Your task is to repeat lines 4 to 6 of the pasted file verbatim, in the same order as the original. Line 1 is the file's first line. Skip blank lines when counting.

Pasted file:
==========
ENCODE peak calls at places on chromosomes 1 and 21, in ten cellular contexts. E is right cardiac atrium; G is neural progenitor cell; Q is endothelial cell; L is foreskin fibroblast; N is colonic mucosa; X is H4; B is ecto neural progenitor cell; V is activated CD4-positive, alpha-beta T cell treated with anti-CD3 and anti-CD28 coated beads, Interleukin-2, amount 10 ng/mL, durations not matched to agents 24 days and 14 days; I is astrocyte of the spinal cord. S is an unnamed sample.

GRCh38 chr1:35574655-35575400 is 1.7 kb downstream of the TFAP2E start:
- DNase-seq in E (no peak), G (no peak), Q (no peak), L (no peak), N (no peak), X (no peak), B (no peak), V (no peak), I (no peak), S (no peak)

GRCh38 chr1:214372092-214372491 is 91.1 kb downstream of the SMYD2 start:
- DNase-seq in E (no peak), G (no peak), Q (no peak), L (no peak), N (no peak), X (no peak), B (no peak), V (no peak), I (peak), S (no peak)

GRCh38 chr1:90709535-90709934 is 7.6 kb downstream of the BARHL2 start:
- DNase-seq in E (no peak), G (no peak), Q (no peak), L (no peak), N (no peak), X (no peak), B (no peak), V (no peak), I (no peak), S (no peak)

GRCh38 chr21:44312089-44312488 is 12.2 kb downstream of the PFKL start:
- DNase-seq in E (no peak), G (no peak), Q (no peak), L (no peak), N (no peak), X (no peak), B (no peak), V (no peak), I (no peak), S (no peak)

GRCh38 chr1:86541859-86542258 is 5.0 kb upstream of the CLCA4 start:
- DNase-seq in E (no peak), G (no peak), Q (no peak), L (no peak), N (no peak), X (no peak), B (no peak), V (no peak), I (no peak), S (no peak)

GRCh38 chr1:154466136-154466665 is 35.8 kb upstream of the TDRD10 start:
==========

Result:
GRCh38 chr1:214372092-214372491 is 91.1 kb downstream of the SMYD2 start:
- DNase-seq in E (no peak), G (no peak), Q (no peak), L (no peak), N (no peak), X (no peak), B (no peak), V (no peak), I (peak), S (no peak)

GRCh38 chr1:90709535-90709934 is 7.6 kb downstream of the BARHL2 start: